— Heidi Faber, of Rockford, mother of children ages 4, 6 and 8
"I decided we would not tell her a thing because she gets so nervous about disasters and this is a disaster that will only scare her. There's nothing beneficial for her in knowing about it like there is if there's a fire or a tornado, where she can know what to do and practice it. I imagine that when she starts school, there will be a lockdown drill, and that's all the more she needs to know. If there have been fewer than 20 incidents like this in the US ever, the odds of it happening are so low that her worry far outweighs any discussion of it."
— Marie Ljosenvoor, of Maple Lake, mother of 4-year-old
"I don't think it's necessarily wise to shield young children from understanding or experiencing human suffering, but I expected this to be as beyond my 9-year-old's grasp as it is mine. So my main focus was being able to answer his questions: 1. How far away is Connecticut? Answer: Across the country — way far away. 2. Is Connecticut farther than New York? (we've been to NY many times) Answer: Yes! It's farther. 3. Is the guy who did this dead? How did he die? Answer: He's dead and can't hurt anyone else. He killed himself — all of these awful shooter guys die and nearly all kill themselves. 4. Are we going to visit Connecticut? Answer: No — I can't think of a single solitary reason we'd visit Connecticut. 5. I mean, if there's some EMERGENCY or something, might we maybe SOMEDAY go there? Maybe? Me (lie): No. We are never, ever going to Connecticut. Really no reason we need to go there so you never have to worry about that one bit. Later — he wanted to know more details but all about what guns were involved. Nothing about a person other than the shooter — but his initial questions were all geographical proximity."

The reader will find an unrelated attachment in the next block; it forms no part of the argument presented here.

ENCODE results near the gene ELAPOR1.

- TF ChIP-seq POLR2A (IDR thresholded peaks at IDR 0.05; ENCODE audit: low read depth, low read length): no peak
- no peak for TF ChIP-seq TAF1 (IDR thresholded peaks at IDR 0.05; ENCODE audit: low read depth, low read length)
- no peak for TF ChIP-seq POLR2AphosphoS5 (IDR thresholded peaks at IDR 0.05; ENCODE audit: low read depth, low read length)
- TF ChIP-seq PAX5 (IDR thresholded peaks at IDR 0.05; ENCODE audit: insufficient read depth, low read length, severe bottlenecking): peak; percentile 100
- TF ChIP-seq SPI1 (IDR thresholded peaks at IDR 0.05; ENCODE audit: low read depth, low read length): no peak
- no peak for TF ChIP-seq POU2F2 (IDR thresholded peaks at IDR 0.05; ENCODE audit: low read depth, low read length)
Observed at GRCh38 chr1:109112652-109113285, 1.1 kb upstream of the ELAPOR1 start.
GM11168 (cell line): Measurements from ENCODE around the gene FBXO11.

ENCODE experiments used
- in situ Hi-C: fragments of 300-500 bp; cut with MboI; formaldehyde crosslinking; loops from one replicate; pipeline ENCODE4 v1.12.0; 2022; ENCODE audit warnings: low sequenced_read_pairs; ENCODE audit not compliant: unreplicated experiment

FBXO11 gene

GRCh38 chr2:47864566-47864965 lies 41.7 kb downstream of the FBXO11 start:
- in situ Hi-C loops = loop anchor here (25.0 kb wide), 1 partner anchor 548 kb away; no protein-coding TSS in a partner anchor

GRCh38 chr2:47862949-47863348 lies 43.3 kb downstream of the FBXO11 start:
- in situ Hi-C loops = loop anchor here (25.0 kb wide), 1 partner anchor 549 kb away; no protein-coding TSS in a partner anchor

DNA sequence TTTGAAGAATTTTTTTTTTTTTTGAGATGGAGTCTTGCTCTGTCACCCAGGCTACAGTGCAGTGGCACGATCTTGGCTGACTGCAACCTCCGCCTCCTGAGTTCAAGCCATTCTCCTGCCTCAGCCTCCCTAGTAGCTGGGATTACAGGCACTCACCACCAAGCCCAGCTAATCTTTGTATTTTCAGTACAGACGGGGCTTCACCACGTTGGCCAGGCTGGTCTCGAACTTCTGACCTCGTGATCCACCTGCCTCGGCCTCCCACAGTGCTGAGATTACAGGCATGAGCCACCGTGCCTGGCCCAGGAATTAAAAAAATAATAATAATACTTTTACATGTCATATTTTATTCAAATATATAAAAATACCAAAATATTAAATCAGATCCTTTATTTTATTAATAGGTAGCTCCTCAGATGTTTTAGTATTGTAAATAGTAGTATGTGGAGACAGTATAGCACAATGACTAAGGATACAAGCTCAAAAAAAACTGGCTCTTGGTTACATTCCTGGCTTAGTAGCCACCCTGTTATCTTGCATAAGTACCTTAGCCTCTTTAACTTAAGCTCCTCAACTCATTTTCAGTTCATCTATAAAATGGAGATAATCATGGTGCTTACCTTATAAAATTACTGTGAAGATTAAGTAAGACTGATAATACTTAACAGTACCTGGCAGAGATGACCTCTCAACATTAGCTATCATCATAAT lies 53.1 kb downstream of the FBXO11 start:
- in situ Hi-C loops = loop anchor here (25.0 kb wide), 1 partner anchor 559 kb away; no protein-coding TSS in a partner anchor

— Mary Petrie, of St. Paul, mother of children ages 9, 14 and 16
"They heard about it at school — mostly through Facebook. They are often on computers and their smart phones and they learned about it that way. We talked about it together. There was no way that they were not going to hear about it and better to discuss together. They are sad that this is becoming common — so though they feel sorrow they are less surprised than I expected. They feel a little bad about that."
— Susan Flueger Nevitt, of Red Wing, mother of children ages 13 and 16
"He knows that people can die in car accidents, yet we still drive. We drive safely and obey the law and wear seatbelts to do everything we can to avoid harm. There is absolutely nothing he or I or my husband can do if a shooter comes into his classroom. Nothing. This thought terrifies me. He trusts us to protect him but we cannot. If I told him, I could not expect him to go to school and feel safe. But he has to go to school, regardless of feeling safe or not. I am responsible for making sure he goes to school and that he is prepared to do his best there. If he is terrified of being in school, that won't happen. We have talked about other shootings. He knows these things happen, but I don't want to tell him that it happened to a school just like his, in a classroom just like his."
— Christine Daves, of Minneapolis, mother of 6-year-old